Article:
As defined by the Federal Election Campaign Act (the Act) and Commission regulations, a “multicandidate committee,” is a political committee that has:
- Been registered with the Commission or the Secretary of the Senate for at least six months;
- Received contributions from more than 50 persons; and
- Made contributions to five or more federal candidates (a state party committee does not need to meet this third criteria). 2 U.S.C. §441a(a)(4) and 11 CFR 100.5(e)(3).
Knowing whether a political committee is a multicandidate committee is important because multicandidate committees have different contribution limits than non-multicandidate committees. A committee that does not have multicandidate status may give up to $2,300 per election to a candidate committee, $28,500 per year to a national party committee, $10,000 per year to state, district and local party committees (a single $10,000 limit is shared by all of a party’s affiliated committees within a given state) and $5,000 per year to any other political committee. For non-multicandidate committees, the contribution limits for candidates and national party committees are indexed for inflation each election cycle. 11 CFR 110.1.
Multicandidate committees, on the other hand, may give up to $5,000 per election to a candidate committee, but may give only $15,000 per year to national party committees and $5,000 per year to other political committees, including state, district and local party committees (again, a single limit is shared by all of a party’s committees within a given state). 11 CFR 110.2. Unlike contribution limits for nonmulticandidate committees, these limits are not indexed for inflation.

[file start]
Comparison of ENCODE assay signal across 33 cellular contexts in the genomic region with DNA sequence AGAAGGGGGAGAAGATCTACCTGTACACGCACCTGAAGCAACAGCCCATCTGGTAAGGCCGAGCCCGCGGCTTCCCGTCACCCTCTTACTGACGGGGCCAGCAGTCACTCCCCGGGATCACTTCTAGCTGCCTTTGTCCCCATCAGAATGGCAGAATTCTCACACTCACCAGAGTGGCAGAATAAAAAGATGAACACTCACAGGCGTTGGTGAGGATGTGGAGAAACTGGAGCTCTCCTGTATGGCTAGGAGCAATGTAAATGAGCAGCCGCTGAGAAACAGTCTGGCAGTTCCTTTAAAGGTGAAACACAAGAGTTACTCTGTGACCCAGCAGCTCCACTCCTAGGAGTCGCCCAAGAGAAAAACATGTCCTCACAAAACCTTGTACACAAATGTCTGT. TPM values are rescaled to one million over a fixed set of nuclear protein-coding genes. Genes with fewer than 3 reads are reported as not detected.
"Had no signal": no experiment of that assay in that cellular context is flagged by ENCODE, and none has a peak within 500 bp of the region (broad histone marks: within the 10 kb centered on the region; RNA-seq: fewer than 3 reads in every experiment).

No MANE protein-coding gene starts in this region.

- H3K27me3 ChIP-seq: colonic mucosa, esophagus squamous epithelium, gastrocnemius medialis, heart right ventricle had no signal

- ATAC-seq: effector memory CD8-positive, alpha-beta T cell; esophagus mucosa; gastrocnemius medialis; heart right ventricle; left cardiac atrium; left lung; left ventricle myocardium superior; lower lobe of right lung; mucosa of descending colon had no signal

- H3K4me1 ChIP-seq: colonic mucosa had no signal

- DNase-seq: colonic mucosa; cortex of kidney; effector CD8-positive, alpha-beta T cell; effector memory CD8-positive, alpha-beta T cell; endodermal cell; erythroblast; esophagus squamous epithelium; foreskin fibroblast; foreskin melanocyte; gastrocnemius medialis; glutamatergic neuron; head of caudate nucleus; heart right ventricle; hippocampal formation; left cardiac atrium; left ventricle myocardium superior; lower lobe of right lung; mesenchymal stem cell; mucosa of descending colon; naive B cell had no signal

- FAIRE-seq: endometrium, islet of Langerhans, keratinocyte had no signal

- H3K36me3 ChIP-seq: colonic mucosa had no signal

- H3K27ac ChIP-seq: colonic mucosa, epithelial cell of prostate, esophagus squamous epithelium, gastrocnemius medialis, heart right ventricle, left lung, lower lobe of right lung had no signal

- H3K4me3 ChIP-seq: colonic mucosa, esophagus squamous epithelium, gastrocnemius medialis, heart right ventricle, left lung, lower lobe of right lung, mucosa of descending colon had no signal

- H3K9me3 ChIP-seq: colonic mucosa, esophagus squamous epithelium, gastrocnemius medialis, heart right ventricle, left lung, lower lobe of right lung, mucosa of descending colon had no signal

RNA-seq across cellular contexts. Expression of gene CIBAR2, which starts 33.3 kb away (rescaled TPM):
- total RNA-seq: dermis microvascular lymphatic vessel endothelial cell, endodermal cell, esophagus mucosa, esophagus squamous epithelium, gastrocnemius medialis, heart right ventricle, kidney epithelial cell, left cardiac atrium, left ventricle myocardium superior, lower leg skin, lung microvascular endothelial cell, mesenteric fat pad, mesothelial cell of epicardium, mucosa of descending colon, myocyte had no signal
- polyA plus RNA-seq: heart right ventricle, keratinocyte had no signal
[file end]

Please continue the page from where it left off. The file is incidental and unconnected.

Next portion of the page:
Under FEC regulations, a political committee automatically becomes a multicandidate committee when it meets the three criteria described above, and must certify its status within 10 calendar days of having met the criteria by filing FEC Form 1M. 11 CFR 102.2(a)(3).¹ In addition, a political committee that becomes affiliated with a committee that already has multicandidate status automatically becomes a multicandidate committee itself, and must file FEC Form 1M and follow the contribution limits for a multicandidate committee. 11 CFR 110.2(a)(1). A political committee’s failure to certify its multicandidate status by filing FEC Form 1M will result in a violation of the registration requirements at 2 U.S.C. §433(c). Failing to certify multicandidate status will not result in an excessive contribution so long as the amount is within the contribution limits for multicandidate committees.
When making contributions to candidates, a multicandidate committee must give the recipient candidate or campaign committee a written notification that it has qualified as a multicandidate committee. 11 CFR 110.2(a)(2). For convenience, the statement may be pre-printed on the committee’s checks, letterhead or other appropriate materials.
¹ Committees that notified the Commission of their multicandidate status on Form 3X prior to January 1, 1994, do not have to file Form 1M.